Jun 5, 2017 - 08:24am PT
The White Tower, by James Ramsey Ulman (gotta love the three names, something unfashionable - and long considered garish and vain - in 'Merica), published in 1945. Had the pleasure of getting a guided tour through the AAC library in Golden, Co., on Saturday, and bought this beauty for three dollah, thirty-three cents.
Delhi Dog

climber
Good Question...
Jun 5, 2017 - 09:14am PT
Just finished; A Short History of Nearly Everything-Bill Bryson.
https://www.amazon.com/Short-History-Nearly-Everything/dp/076790818X

I would highly recommend it.
guido

Trad climber
Santa Cruz/New Zealand/South Pacific
Jun 5, 2017 - 09:25am PT
"A Problem from Hell-America and the Age of Genocide" by Samantha Powers

Pulitzer Prize 2002.

Superb!



Tobia

Social climber
Denial
Topic Author's Reply - Sep 3, 2017 - 05:54am PT
I just finished River Of Doubt by Candice Millard, a well written account of the first passage down the 1,000 mile river that flows northward in the Brazillian Amazon Basin led by T. Roosevelt and Cândido Rondon in 1913–14. The river is now known as the Rio Roosevelt. The descriptions of the plant and animal life in the rain forest and river are fascinating, as well as the hardships endured by the ex-president, Rondon and the rest of the team.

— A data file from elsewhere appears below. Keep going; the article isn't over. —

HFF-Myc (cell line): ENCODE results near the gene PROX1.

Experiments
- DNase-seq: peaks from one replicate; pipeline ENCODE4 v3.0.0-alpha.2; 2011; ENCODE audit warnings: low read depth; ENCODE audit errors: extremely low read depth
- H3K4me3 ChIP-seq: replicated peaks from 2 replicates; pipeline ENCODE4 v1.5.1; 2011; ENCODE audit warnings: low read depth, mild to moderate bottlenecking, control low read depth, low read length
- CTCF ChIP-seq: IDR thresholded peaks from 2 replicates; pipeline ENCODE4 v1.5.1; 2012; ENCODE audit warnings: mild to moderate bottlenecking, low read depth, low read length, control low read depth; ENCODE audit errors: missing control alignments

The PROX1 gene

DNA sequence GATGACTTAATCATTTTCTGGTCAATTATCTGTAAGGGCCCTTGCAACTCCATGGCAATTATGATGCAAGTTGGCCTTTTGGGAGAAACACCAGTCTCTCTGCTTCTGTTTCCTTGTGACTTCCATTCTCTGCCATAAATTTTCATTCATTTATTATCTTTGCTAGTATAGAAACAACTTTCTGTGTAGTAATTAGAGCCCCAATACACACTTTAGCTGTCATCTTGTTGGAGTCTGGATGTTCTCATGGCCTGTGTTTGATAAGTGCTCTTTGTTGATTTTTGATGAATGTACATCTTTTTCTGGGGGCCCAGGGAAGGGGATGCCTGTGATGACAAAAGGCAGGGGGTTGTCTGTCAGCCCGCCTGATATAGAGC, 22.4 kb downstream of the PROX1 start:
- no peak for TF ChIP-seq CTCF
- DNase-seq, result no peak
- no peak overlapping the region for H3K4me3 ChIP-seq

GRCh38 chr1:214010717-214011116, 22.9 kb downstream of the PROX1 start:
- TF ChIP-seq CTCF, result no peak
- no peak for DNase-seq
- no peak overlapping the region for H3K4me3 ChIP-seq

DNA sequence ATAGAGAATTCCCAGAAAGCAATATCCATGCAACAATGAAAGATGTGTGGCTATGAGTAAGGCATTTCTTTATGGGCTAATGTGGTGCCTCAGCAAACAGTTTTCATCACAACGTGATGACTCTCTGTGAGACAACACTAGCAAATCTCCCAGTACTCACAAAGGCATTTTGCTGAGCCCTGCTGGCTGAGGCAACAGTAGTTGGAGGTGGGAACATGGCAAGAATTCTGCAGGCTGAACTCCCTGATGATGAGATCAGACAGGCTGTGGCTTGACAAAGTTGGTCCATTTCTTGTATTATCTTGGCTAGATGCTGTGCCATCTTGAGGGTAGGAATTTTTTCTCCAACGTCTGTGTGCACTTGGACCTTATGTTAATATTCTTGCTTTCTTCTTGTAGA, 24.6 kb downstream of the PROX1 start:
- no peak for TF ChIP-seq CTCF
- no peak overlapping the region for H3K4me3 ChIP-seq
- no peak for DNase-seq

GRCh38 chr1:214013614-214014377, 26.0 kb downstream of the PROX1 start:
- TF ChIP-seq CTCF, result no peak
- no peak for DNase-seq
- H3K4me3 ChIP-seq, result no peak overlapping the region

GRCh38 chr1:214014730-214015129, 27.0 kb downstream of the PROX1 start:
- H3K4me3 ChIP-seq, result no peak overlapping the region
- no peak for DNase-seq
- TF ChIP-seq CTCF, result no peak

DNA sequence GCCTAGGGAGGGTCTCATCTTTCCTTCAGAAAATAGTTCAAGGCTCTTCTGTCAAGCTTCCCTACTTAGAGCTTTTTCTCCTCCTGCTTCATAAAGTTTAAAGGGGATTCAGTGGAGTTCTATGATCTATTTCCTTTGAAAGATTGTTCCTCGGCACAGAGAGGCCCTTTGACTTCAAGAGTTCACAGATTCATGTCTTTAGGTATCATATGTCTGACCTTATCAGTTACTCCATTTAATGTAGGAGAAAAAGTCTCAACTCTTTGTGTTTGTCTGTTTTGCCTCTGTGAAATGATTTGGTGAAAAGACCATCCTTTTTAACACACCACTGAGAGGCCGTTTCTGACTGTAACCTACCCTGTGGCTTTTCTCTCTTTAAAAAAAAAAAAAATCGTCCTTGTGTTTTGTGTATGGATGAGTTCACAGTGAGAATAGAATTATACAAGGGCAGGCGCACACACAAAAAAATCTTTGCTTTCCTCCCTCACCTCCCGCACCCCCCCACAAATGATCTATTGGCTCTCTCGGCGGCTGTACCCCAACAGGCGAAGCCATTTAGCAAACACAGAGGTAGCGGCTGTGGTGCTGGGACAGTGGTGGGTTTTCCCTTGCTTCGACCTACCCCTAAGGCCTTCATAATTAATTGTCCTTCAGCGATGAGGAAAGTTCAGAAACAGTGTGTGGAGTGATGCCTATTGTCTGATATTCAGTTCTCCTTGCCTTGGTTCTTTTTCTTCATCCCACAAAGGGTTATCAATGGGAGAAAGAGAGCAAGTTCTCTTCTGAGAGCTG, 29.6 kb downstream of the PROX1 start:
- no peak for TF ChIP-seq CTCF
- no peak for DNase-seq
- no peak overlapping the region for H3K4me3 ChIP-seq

Prior to that I read The War Below by James Scott (WW II submarine warfare in the Pacific) & A Dawn Like Thunder by Robert J. Mrazek (an account of Torpedo Squadron Eight from its inception to decommissioning).
SC seagoat

Trad climber
Santa Cruz, Moab, A sailboat, or some time zone
Sep 3, 2017 - 06:16am PT
American Pastoral


Susan
Jaybro

Social climber
Wolf City, Wyoming
Sep 3, 2017 - 07:17am PT
The Marvelous Land of Oz L Frank Baum
The second oz book. Written in a different style than today, fascinating
Urizen

Ice climber
Berkeley, CA
Sep 3, 2017 - 09:52am PT
The Tenant of Wildfell Hall. Is there anyone more amazing than the Bronte sisters?
Ward Trotter

Trad climber
Sep 3, 2017 - 10:22am PT
I'm finishing up The Seven Pillars of Wisdom by TE Lawrence. Most of the events recollected in this book took place in 2017-18, exactly a hundred years ago. Earlier in the year I read a small,thumbnail biography Lawrence of Arabia by Anthony Nutting (who was consultant on the film released in 1962).

This is an incredible story about the Arab Revolt masterminded by the British against the long-ruling Ottoman Turks. The Turks were allied with the Germans in WW1 and had ruled over the Arabs for hundreds of years until deposed by the end of the war.

Lawrence was a sort of guerilla fighter who was a major liaison in this regard between Faisal, the various Emirs and Sharifs -- and the British.
The meticulously reconstructed battlefield tales, the unbelievable camel journeys of hundreds of miles in all sorts of conditions and weather, and inscrutable desert logistics in a region remote, and very difficult, and very deadly. All of this against a deep inner conflict that Lawrence shares with the reader.


Wade Icey

Trad climber
www.alohashirtrescue.com
Sep 3, 2017 - 10:37am PT
just finished The Infinite Jest. my first thought is okay, back to page one.
life is a bivouac